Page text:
Wired’s GeekDaD digs into citizen science

Warning: a little shameless self-promotion here. We loved this write up about our site and participation in the World Maker Faire last month. This blog post is currently featured on Wired.com’s popular GeekDad blog. Here’s a snippet:

“While at the World Maker Faire my daughter had a chance to sort through the matrix from a mastodon found in upstate New York. The project was part of the booth being run by Science for Citizens, a website that lets people volunteer to help scientists collect and analyze data on different projects across multiple disciplines. Looking for an outdoor project in your area? The websites has a search that lets you choose from a number of criteria including whether the project is suitable for children…..Science for Citizens is doing a great job of tapping into the vast network of people who are interested in science and craving more participation than just reading about it.”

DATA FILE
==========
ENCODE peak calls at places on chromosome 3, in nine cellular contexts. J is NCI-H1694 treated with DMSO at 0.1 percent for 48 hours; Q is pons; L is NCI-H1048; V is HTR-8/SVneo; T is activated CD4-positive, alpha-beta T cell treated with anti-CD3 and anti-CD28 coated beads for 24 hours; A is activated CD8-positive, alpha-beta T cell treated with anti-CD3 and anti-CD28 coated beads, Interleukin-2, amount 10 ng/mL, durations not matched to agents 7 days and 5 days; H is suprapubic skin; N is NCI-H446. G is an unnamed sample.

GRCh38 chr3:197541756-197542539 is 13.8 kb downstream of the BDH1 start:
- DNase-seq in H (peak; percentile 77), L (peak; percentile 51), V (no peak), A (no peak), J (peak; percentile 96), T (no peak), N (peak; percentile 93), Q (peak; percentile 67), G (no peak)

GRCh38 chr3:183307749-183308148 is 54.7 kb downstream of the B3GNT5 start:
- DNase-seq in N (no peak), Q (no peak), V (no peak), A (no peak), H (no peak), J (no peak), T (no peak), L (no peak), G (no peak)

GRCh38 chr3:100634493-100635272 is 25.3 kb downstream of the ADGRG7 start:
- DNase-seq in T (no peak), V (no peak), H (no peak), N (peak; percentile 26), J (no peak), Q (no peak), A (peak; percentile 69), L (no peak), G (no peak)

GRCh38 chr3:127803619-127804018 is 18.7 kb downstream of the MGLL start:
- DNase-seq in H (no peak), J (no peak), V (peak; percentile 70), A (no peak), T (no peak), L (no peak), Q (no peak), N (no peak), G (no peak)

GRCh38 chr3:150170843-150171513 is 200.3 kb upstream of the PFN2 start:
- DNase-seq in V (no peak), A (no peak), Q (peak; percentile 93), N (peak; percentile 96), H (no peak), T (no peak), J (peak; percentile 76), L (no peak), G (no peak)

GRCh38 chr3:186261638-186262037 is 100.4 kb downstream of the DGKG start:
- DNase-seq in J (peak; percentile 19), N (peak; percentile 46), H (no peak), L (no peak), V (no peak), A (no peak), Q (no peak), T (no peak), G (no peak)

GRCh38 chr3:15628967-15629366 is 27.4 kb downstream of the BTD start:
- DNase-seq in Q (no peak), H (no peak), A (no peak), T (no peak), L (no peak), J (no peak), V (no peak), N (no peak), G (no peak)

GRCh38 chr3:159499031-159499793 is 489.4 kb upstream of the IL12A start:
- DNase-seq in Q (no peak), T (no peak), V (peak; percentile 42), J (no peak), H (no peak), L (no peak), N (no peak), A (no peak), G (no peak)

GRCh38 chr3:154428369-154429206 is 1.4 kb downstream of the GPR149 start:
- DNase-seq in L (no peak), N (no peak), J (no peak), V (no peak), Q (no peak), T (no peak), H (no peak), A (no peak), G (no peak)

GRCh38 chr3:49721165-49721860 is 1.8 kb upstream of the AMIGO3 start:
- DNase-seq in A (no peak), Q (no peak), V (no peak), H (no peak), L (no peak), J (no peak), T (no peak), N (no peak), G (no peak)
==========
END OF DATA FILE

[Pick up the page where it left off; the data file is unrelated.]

Read the full piece here.


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Categories: Citizen Science, In the News

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About the Author

Darlene Cavalier

Darlene Cavalier

Darlene Cavalier is a Professor at Arizona State University's Center for Engagement and Training, part of the School for the Future of Innovation in Society. Cavalier is the founder of SciStarter. She is also the founder of Science Cheerleader, an organization of more than 300 current and former professional cheerleaders pursuing STEM careers, and a cofounder of ECAST: Expert and Citizen Assessment of Science and Technology, a network of universities, science centers, and think tanks that produces public deliberations to enhance science policymaking. She is a founding board member of the Citizen Science Association, a senior advisor at Discover Magazine, a member of the EPA's National Advisory Council for Environmental Policy and Technology, and was appointed to the National Academy of Sciences "Designing Citizen Science to Support Science Learning" committee. She is the author of The Science of Cheerleading and co-editor of The Rightful Place of Science: Citizen Science, published by Arizona State University. Darlene holds degrees from Temple University and the University of Pennsylvania and was a high school, college and NBA cheerleader. Darlene lives in Philadelphia with her husband and four children.